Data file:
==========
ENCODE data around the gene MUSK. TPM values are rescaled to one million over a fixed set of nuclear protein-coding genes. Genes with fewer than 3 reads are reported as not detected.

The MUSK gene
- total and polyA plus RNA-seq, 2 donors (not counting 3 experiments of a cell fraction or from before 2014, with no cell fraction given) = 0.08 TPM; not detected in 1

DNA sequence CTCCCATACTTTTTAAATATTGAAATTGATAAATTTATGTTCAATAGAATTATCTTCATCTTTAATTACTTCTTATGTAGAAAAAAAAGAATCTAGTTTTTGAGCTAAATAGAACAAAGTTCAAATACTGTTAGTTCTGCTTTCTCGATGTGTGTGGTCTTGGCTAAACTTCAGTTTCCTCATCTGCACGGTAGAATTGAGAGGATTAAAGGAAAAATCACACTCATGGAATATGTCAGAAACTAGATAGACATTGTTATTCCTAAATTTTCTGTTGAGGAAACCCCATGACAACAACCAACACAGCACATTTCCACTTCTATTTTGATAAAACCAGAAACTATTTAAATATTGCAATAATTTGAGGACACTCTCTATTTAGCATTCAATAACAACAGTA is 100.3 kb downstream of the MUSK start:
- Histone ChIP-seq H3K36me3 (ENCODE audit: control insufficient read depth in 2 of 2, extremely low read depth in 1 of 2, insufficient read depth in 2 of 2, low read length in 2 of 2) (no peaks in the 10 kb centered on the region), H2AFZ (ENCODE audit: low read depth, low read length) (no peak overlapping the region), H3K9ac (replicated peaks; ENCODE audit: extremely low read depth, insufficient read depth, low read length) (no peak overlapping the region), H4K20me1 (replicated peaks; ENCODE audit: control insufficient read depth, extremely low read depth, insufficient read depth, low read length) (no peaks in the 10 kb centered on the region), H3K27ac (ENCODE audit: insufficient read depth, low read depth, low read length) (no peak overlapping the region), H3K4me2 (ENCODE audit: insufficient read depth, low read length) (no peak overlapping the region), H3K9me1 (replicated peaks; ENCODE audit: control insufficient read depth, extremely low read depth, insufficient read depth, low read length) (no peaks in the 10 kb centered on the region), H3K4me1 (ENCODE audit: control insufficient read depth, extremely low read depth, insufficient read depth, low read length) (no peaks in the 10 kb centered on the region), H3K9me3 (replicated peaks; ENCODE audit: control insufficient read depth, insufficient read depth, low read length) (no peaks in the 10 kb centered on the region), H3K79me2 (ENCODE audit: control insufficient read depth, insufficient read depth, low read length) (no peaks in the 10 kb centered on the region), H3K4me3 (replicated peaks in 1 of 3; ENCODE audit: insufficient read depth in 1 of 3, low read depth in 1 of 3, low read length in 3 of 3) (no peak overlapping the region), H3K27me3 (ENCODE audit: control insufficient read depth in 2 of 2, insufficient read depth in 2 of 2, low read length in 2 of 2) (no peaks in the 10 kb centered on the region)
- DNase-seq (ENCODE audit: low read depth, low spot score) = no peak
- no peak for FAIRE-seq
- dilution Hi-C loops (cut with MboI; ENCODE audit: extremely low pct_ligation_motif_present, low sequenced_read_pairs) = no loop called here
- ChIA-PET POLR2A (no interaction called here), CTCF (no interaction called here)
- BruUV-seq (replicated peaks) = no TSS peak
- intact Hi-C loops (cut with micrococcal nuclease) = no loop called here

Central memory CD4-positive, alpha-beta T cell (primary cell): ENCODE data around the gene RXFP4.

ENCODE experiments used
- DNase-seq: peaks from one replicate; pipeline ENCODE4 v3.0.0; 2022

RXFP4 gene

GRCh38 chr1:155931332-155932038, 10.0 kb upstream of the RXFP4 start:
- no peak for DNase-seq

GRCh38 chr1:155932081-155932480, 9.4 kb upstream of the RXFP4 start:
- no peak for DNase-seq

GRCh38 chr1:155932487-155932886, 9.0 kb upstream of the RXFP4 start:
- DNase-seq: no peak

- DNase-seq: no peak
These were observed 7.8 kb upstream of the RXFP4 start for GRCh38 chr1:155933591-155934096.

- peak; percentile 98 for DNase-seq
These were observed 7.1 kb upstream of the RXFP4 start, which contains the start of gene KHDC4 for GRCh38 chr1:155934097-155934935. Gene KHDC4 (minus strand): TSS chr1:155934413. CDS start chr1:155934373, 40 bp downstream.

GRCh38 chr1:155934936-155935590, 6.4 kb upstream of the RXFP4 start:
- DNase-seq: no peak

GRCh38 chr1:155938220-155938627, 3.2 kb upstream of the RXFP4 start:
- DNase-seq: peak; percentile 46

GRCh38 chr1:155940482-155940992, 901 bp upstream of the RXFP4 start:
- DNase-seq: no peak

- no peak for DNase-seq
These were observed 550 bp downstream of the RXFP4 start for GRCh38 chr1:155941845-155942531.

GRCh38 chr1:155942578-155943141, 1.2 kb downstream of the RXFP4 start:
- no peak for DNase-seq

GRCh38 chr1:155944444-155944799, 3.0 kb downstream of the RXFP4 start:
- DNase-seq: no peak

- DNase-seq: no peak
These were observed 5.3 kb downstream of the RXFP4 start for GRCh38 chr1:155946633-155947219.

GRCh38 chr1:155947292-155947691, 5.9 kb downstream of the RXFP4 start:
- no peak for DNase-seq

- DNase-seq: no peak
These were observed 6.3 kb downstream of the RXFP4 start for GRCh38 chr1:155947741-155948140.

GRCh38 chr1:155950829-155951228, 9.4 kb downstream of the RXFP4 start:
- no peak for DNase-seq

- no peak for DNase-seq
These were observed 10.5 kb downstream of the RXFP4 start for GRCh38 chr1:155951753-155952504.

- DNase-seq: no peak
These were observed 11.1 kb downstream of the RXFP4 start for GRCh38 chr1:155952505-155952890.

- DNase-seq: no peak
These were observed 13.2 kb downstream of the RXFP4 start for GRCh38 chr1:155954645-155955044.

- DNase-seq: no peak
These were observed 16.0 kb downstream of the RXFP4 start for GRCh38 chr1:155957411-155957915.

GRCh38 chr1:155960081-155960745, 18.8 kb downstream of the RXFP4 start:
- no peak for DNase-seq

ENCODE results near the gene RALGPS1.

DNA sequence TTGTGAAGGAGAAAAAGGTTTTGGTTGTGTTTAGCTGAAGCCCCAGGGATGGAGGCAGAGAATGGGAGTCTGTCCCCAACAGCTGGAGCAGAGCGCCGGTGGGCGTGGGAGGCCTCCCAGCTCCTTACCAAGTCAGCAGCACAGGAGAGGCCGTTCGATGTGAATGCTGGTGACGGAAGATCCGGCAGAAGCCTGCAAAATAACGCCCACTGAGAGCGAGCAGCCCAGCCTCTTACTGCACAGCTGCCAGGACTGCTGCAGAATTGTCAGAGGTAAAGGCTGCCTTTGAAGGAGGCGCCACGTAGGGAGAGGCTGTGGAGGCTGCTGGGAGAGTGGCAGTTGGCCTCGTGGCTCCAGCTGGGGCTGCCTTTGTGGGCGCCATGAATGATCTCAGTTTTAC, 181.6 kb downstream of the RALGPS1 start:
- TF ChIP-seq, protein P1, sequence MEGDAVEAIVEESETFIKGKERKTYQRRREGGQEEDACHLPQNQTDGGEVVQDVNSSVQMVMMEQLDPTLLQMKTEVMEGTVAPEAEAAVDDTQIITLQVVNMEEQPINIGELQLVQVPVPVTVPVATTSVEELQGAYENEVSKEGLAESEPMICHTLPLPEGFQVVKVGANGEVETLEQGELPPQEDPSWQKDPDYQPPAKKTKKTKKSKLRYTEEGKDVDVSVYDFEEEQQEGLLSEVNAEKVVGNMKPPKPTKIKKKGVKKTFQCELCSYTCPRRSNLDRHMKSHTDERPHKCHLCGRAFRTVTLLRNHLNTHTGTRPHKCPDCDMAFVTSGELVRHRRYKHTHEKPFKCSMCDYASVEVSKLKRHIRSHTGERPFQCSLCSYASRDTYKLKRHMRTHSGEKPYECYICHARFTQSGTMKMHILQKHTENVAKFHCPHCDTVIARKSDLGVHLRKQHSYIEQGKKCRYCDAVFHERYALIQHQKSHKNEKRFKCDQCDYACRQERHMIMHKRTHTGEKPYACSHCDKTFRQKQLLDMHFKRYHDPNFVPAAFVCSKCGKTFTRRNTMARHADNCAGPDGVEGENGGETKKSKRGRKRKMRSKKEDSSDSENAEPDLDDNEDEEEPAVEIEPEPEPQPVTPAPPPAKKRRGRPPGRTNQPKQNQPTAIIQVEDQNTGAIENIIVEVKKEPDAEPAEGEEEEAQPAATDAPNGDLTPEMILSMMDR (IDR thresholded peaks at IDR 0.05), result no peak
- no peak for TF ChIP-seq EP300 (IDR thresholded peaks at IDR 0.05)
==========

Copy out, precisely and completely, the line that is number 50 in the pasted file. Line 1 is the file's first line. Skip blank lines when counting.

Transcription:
- DNase-seq: no peak